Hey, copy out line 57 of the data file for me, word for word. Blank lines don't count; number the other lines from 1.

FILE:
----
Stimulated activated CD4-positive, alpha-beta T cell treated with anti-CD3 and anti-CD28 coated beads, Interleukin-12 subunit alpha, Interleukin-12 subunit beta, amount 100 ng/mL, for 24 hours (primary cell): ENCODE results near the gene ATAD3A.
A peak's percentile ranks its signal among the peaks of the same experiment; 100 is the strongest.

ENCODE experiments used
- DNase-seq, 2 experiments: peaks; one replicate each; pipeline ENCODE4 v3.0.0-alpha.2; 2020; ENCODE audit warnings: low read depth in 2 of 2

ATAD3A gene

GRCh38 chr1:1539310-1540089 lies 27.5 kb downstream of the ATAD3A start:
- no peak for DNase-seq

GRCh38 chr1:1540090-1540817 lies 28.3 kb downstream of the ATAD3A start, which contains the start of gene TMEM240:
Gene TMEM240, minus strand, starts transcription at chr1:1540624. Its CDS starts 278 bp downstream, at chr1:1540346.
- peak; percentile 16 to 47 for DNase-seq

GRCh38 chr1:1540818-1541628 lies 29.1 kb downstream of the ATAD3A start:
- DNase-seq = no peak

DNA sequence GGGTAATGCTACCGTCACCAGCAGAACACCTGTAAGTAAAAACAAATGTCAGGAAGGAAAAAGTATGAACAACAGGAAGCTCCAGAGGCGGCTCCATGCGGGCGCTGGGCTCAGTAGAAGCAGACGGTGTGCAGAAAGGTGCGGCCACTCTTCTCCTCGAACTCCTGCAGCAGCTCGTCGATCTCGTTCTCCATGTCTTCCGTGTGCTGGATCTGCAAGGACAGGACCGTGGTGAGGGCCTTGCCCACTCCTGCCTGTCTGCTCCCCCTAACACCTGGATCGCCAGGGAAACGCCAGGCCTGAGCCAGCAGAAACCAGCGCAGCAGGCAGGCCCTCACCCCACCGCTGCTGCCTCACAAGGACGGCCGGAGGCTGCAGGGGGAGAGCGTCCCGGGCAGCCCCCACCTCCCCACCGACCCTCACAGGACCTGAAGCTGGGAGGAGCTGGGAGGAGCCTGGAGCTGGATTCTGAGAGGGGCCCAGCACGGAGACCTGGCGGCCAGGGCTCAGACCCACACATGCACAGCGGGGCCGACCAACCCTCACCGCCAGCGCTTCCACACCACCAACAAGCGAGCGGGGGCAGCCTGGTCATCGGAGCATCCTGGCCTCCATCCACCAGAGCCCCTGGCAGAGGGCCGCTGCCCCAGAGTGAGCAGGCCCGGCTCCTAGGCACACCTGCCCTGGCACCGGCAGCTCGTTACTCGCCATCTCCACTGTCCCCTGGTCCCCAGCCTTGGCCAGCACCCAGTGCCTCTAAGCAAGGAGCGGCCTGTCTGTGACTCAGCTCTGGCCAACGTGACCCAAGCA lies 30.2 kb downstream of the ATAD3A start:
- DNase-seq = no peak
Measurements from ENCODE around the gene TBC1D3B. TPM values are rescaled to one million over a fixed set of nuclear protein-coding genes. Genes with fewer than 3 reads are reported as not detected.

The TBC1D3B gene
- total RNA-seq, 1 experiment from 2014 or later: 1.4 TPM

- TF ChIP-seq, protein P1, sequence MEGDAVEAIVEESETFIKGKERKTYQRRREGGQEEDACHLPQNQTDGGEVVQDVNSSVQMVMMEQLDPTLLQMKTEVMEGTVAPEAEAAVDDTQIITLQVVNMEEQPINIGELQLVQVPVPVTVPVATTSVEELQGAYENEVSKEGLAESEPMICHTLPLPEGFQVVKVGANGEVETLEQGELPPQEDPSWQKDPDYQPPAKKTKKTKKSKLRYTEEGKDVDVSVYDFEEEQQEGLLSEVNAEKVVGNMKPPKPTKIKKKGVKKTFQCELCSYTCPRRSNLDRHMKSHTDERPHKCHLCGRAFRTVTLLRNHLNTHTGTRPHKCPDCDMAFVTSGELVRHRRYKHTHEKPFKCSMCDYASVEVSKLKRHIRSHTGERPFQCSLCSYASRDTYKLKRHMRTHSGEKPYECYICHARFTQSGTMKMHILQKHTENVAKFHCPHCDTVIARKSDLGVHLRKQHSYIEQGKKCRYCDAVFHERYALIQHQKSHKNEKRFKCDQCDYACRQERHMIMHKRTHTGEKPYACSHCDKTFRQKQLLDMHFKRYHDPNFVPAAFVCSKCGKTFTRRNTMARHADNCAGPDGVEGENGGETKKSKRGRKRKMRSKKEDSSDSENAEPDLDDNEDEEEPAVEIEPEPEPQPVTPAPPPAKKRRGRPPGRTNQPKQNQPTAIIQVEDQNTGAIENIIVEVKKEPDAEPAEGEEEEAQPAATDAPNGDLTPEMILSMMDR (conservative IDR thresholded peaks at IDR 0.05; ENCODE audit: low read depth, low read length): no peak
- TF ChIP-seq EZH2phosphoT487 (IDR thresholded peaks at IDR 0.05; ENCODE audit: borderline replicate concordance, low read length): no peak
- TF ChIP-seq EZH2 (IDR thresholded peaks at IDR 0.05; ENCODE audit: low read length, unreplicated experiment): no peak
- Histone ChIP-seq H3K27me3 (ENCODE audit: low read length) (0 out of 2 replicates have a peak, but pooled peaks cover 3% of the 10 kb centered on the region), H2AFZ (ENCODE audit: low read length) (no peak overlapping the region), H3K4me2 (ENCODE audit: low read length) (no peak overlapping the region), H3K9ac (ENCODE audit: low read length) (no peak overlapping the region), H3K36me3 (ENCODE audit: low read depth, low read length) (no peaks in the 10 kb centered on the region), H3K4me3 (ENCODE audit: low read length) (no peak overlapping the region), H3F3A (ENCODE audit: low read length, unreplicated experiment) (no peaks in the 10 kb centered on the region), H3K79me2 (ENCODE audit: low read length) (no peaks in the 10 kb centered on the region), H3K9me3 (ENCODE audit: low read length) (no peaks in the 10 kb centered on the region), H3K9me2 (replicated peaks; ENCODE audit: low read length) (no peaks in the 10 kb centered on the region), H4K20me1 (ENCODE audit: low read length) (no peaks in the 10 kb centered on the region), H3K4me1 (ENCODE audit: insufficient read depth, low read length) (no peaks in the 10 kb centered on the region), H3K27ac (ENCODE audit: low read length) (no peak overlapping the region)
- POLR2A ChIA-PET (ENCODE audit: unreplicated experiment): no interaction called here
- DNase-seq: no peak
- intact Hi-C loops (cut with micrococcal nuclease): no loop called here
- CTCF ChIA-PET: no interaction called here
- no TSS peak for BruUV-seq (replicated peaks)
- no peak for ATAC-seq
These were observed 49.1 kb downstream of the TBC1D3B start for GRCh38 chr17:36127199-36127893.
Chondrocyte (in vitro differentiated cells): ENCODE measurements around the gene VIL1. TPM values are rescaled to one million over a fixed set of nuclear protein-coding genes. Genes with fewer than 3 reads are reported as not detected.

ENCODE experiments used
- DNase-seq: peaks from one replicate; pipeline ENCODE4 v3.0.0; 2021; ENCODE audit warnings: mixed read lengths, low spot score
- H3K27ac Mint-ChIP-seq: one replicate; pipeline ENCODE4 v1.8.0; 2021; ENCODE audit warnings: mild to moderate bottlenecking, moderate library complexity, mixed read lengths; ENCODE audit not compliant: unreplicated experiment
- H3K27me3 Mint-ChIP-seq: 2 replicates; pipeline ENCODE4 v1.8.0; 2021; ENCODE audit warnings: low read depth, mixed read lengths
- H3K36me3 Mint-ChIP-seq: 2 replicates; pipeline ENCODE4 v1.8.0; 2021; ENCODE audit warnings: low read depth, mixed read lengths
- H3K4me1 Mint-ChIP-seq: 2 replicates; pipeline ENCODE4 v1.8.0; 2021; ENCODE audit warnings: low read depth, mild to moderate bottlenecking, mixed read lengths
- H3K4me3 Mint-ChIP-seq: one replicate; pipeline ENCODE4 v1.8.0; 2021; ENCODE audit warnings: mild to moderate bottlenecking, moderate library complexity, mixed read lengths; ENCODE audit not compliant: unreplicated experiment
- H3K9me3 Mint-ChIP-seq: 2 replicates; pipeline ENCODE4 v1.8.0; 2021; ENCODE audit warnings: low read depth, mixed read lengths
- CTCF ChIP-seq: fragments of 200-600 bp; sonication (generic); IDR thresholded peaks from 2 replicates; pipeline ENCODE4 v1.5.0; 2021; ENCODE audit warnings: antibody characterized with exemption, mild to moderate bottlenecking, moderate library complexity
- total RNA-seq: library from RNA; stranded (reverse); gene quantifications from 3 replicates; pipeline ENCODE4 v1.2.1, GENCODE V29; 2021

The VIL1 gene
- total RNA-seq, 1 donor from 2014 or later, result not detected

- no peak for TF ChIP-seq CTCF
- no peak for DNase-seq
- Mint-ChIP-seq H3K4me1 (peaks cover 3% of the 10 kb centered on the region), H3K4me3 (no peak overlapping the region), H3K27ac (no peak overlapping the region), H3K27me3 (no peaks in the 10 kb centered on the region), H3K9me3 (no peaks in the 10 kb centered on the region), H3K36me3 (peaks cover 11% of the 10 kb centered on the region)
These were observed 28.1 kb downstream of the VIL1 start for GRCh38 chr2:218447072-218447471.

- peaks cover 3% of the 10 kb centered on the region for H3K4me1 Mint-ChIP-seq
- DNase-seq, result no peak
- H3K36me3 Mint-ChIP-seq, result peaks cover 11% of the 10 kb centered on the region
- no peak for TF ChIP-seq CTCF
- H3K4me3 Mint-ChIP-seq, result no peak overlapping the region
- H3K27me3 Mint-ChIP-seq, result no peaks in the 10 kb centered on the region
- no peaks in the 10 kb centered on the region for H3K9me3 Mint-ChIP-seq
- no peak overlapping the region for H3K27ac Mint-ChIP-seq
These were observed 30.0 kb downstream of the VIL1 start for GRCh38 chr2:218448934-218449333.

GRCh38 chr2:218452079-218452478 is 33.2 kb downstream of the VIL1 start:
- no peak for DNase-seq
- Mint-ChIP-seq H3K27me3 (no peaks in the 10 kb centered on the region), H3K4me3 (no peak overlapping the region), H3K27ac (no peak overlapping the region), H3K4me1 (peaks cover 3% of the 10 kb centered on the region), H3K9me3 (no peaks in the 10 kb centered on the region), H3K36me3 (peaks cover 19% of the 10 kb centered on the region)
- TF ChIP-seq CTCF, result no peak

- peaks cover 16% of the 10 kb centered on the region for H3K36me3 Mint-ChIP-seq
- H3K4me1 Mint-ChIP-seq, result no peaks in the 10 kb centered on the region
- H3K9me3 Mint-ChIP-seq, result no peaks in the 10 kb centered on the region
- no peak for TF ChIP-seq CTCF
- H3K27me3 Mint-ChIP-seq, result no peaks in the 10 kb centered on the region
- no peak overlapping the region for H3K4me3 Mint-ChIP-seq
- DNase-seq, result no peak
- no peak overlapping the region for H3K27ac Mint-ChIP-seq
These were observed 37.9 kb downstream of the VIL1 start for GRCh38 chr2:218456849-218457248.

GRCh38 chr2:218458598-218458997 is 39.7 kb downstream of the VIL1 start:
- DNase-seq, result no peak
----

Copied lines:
- Mint-ChIP-seq H3K27me3 (no peaks in the 10 kb centered on the region), H3K4me3 (no peak overlapping the region), H3K27ac (no peak overlapping the region), H3K4me1 (peaks cover 3% of the 10 kb centered on the region), H3K9me3 (no peaks in the 10 kb centered on the region), H3K36me3 (peaks cover 19% of the 10 kb centered on the region)